Obviously, this discussion applies to more than just Hindu communities and their beginning nourishment of clinical pastoral chaplaincy. I am eager to visit and study other hospice, palliative, or devotional care programs that might provoke further thought about what would constitute an ideal site for the training, education, and transformation of clinical pastoral chaplains.



While the author has consulted with Gujarati Vaishnava, Guadiya Vaishnava, and Shaivite leaders, he is not himself of the Hindu tradition and any misunderstandings noted in this essay should be considered his alone

In paragraph 1, the reference is to the “Hindu Seminary of North America,” a joint project since September 2011 of the Hindu Mandir Executives’ Conference and the Hindu American Foundation, which, like its sponsoring organizations, would be cross-sampradaya (cross “disciplic succession traditions”), serving all North American Hindus. The legal steps needed for establishing a non-Judeo-Christian seminary are substantial. In August 2012 the “Hindu Accrediting Association of North America” and the “Hindu Religious Endorsing Body of North America” were established – the first entity to develop a program for evaluating institutions of higher education (parallel to the Association of Theological Schools of the United States and Canada, whose charter specifies focus on Judeo-Christian institutions), and the second to provide cross-sampradaya evaluation of who should or should not be authorized to function as a Hindu chaplain away from mandir (“temple”) grounds and to those not of this faith group. Over and above the chartering of these legally required institutions, decisions will need to be made about the ongoing support of those who make it through a clinical pastoral chaplaincy program. Because some sampradaya practice strict celibacy especially in their male leadership ranks, it is anticipated that about 80% of fully certified Hindu clinical pastoral chaplains will be women. The need is both immediate and great. Based on the patterns seen with other faith groups, it is estimated that the North American Hindu community needs twenty-five fully certified chaplains right now – and fifty as soon thereafter as possible, in order to serve rural as well as urban settings.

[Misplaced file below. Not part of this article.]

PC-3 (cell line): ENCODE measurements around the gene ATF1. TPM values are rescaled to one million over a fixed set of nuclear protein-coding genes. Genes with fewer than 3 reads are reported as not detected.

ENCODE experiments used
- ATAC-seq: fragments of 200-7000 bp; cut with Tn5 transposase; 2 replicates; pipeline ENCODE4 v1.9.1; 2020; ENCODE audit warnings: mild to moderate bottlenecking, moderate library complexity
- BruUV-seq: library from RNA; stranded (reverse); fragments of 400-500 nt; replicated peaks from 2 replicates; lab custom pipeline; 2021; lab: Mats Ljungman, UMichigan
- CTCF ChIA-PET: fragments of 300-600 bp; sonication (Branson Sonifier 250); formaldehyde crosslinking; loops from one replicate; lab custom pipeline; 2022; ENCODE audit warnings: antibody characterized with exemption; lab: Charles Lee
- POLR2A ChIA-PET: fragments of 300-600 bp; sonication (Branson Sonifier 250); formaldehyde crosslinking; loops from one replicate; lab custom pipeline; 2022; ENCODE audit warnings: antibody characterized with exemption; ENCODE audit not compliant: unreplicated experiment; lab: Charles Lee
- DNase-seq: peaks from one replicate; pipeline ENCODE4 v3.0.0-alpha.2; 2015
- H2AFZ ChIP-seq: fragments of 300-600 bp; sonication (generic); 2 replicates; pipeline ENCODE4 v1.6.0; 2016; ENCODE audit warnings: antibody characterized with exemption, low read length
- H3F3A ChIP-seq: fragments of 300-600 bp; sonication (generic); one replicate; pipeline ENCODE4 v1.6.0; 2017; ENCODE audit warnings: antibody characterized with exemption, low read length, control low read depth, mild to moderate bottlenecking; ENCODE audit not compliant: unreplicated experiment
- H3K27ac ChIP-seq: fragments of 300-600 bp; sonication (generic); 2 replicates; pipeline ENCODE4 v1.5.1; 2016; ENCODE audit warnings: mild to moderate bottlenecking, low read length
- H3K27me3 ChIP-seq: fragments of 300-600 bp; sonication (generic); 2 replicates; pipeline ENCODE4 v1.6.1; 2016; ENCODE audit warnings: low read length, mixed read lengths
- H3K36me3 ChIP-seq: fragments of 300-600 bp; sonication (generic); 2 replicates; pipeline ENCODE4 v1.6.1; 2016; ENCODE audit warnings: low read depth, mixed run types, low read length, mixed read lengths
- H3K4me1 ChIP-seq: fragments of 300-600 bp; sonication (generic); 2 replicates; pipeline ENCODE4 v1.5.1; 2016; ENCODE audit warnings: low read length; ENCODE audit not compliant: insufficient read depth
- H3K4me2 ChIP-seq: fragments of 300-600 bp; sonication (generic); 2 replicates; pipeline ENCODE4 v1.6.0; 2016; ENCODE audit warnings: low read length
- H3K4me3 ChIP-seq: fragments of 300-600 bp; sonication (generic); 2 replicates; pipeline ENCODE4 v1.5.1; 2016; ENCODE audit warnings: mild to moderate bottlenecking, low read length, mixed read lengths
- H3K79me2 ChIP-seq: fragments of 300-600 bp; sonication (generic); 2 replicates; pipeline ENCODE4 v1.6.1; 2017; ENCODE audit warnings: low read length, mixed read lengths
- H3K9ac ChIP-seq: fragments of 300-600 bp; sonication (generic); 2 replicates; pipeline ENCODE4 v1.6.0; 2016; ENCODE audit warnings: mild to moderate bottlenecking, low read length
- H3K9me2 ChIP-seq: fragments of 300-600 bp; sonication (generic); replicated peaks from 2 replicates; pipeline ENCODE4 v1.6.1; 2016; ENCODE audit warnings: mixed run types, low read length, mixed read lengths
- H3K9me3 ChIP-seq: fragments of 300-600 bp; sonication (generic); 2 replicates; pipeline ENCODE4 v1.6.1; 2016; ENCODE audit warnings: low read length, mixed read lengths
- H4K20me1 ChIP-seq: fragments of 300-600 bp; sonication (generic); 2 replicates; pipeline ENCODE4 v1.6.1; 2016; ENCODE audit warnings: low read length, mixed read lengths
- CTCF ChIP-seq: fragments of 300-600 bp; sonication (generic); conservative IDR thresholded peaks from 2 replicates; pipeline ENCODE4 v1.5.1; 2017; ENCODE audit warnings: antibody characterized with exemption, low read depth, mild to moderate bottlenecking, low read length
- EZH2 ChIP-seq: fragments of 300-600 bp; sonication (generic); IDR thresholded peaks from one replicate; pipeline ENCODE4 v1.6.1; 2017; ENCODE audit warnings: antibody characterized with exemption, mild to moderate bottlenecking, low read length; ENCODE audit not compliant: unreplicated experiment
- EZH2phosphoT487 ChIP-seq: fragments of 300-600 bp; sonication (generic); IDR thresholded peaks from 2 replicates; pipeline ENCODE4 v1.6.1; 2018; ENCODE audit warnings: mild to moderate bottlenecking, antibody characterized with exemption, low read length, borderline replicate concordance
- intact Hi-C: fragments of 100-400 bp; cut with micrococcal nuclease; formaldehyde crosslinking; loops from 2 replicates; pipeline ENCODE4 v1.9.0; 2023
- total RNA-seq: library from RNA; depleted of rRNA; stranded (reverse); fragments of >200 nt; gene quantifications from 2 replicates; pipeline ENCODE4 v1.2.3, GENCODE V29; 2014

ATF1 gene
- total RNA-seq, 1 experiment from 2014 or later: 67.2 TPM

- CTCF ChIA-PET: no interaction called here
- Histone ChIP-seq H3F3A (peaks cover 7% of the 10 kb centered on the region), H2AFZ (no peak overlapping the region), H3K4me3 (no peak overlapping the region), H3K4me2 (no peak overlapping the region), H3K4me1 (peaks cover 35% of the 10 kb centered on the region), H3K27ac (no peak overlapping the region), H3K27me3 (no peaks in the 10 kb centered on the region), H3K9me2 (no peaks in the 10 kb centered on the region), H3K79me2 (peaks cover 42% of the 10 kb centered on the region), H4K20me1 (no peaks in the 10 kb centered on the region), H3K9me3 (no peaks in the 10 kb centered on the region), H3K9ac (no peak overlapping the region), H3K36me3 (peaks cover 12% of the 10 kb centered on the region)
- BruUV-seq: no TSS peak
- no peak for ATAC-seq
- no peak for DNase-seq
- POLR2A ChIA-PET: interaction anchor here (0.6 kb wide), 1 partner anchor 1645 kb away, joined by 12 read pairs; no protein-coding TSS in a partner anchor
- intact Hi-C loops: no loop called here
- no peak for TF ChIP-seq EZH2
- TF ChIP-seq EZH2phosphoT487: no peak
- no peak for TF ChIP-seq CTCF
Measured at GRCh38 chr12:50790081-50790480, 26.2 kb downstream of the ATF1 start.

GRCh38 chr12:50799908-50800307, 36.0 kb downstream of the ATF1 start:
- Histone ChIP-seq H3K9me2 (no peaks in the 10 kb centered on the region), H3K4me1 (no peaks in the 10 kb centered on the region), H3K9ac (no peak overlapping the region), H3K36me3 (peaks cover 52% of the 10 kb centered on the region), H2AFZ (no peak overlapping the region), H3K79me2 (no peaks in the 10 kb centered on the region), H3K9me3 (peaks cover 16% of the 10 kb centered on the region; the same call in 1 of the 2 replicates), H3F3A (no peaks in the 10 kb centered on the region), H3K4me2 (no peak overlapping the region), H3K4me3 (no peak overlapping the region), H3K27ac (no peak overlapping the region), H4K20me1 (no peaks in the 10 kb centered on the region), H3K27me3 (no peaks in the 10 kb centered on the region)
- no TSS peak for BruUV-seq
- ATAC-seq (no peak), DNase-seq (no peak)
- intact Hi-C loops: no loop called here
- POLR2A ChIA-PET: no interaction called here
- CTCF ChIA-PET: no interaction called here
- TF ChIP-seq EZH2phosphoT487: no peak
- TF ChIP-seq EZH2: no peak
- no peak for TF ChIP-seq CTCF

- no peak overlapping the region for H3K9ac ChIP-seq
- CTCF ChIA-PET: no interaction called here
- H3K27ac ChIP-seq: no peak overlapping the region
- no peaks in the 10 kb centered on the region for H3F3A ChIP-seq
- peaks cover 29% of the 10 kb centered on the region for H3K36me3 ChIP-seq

In paragraph 3, the reference is to “Report from India: A Pastoral Care Department that Runs Its Own Hospital.” (July 18, 2011)

In paragraph 6, in reference to “devotional caring,” the phrase “self-discipline, purity, compassion, and integrity” – “tapaḥ śaucam dayā satyam” – is taken from Śrīmad Bhāgavatam 1.17.24 – of which there are many, many translations. Another common translation of the phrase is as “austerity, cleanliness, mercy, and truthfulness”.

In paragraph 11, the reference is to Pattinson, Susan [Sangita dasi]. The Final Journey: Complete Hospice Care for the Departing Vaisnava. 2nd revised edition. Badger, CA: Torchlight Publishing Co, 2011. For my review, please see .

Robert Charles Powell, MD, PhD is the leading historian of the clinical pastoral movement. Many of his published writings are posted on the Pastoral Report. Readers can use the PR's search engine found on the left side-bar to locate his articles. As a practicing psychiatrist, his writings reflect his daily investment in his clinical practice of providing psychotherapy and care to his patients. Contact Dr. Powell by clicking here.